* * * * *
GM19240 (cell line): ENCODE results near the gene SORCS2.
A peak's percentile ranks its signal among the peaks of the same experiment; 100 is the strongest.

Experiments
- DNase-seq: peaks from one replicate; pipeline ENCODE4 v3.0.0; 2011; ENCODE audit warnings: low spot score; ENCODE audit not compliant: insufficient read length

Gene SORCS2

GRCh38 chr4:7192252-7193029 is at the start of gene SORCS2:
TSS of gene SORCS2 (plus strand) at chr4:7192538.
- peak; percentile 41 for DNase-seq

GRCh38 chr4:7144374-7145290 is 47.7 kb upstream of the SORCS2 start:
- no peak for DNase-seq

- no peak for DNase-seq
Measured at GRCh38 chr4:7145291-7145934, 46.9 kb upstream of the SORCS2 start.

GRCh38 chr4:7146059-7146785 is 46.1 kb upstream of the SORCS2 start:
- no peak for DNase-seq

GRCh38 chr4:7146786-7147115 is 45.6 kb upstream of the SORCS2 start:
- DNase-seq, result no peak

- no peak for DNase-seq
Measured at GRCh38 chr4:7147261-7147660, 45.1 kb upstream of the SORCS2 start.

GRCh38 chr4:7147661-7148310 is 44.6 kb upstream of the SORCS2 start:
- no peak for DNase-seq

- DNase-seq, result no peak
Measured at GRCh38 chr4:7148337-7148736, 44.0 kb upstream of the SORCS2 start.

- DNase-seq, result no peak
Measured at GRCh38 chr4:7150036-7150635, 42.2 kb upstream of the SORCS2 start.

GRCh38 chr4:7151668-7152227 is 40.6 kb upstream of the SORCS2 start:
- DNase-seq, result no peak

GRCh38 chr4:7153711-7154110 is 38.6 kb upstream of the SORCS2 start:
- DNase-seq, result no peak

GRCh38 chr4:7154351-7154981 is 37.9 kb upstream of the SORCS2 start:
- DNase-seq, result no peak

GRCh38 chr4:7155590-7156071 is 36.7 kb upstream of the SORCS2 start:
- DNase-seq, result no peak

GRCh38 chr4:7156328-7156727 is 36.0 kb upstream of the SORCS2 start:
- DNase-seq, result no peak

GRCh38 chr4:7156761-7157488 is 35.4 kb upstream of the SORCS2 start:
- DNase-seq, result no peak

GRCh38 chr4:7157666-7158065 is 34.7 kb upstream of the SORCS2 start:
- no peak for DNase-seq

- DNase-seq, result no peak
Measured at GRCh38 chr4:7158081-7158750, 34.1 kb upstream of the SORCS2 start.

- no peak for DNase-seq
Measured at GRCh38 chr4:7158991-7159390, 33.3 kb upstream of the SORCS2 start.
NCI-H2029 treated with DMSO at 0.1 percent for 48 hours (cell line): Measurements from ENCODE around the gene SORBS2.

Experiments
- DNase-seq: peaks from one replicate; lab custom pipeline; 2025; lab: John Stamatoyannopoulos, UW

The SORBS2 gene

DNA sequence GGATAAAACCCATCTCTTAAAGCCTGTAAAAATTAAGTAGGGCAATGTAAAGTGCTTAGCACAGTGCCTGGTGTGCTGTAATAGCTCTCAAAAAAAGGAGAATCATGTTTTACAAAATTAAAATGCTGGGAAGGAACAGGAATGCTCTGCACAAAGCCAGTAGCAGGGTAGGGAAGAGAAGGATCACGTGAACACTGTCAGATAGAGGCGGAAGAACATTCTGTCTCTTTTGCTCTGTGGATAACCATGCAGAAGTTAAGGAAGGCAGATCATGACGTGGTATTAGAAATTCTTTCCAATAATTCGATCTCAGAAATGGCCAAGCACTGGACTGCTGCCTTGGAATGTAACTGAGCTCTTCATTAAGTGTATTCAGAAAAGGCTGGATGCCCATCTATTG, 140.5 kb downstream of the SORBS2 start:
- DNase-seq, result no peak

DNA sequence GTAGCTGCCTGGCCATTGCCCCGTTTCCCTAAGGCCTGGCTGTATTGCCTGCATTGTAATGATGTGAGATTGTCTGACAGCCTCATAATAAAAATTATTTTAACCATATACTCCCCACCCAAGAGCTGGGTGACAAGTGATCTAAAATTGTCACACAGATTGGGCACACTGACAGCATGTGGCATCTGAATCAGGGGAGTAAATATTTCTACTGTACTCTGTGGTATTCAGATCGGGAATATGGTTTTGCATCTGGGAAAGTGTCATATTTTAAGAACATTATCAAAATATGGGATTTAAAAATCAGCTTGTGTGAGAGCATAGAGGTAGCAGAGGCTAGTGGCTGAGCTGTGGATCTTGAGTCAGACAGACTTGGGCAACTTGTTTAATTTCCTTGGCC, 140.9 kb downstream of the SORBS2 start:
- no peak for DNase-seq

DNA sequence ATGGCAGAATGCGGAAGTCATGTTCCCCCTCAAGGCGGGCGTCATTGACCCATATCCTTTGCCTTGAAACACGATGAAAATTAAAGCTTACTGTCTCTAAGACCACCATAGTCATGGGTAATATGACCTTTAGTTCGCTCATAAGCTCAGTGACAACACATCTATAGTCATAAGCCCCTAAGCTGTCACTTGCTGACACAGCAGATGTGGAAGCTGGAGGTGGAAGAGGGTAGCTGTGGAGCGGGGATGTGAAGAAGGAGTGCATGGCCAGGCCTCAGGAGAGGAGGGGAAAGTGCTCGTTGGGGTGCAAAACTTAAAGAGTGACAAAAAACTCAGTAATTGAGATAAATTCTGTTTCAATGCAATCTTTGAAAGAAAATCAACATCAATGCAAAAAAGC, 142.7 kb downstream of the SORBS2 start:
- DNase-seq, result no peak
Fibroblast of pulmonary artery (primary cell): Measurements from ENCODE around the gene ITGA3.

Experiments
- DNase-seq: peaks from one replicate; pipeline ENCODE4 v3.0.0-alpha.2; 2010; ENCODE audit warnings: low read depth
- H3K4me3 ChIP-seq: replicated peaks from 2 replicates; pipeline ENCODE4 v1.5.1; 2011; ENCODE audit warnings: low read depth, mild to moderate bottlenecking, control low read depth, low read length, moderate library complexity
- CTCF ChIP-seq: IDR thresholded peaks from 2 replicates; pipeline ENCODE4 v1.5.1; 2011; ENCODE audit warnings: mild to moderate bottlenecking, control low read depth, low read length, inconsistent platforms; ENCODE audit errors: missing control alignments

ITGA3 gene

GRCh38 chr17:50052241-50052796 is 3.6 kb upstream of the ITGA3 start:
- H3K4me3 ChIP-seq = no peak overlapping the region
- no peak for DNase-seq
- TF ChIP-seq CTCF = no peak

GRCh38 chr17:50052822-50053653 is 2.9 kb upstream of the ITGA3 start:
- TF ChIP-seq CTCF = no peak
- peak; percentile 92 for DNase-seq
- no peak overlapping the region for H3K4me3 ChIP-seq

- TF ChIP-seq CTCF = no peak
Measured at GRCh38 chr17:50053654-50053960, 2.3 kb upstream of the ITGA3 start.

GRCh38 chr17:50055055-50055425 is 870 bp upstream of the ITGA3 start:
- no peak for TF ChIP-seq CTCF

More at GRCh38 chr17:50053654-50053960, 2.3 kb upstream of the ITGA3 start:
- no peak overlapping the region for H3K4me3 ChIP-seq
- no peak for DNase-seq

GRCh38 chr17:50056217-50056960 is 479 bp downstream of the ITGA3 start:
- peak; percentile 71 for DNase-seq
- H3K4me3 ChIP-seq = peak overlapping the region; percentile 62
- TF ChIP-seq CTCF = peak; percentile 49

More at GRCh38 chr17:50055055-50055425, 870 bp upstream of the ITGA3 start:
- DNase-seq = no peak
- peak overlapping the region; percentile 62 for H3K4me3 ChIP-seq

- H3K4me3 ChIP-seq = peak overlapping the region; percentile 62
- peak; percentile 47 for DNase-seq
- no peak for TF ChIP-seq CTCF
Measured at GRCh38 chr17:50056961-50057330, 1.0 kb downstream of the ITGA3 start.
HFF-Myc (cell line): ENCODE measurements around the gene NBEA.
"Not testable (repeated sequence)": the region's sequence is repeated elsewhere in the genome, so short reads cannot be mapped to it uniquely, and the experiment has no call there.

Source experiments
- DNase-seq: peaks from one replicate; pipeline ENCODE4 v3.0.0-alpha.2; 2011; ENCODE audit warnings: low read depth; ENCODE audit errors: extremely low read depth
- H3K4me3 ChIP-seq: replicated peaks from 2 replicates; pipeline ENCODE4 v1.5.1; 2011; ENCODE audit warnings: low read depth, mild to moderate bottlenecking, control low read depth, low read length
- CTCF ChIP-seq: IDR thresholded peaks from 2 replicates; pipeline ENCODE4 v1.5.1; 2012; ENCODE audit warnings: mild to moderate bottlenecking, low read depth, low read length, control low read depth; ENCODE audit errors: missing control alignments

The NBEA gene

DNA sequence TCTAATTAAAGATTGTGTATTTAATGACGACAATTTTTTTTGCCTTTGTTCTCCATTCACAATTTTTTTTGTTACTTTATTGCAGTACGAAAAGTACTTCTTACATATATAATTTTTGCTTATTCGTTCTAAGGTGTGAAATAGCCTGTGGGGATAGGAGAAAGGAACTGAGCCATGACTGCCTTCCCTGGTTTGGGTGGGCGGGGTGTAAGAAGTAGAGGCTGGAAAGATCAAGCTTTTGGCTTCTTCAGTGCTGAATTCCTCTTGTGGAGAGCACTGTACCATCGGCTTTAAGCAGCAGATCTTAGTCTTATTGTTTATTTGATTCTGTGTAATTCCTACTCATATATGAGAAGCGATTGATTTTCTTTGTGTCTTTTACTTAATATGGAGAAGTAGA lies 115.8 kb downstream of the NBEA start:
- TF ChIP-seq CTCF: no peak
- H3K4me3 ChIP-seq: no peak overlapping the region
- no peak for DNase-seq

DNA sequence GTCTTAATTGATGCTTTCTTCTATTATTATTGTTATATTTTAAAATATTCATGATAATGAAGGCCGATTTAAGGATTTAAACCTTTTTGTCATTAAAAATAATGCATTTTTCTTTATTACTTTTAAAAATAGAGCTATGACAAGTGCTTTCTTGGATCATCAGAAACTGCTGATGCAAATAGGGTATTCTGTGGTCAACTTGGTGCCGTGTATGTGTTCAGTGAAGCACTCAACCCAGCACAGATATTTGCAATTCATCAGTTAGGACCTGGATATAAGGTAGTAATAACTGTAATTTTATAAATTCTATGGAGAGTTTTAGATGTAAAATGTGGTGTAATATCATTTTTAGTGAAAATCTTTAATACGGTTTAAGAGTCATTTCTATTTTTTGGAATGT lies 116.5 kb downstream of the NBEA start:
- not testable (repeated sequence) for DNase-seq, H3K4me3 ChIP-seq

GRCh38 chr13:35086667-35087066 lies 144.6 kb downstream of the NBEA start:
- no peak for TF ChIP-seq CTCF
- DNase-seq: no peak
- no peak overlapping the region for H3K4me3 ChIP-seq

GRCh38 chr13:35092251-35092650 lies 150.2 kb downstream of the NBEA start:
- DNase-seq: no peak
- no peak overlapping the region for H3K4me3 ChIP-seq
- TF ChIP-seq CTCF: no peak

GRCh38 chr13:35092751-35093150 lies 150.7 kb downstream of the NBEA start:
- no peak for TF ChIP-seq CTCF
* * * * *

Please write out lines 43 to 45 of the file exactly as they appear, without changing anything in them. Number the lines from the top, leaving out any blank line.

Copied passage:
NCI-H2029 treated with DMSO at 0.1 percent for 48 hours (cell line): Measurements from ENCODE around the gene SORBS2.

Experiments
- DNase-seq: peaks from one replicate; lab custom pipeline; 2025; lab: John Stamatoyannopoulos, UW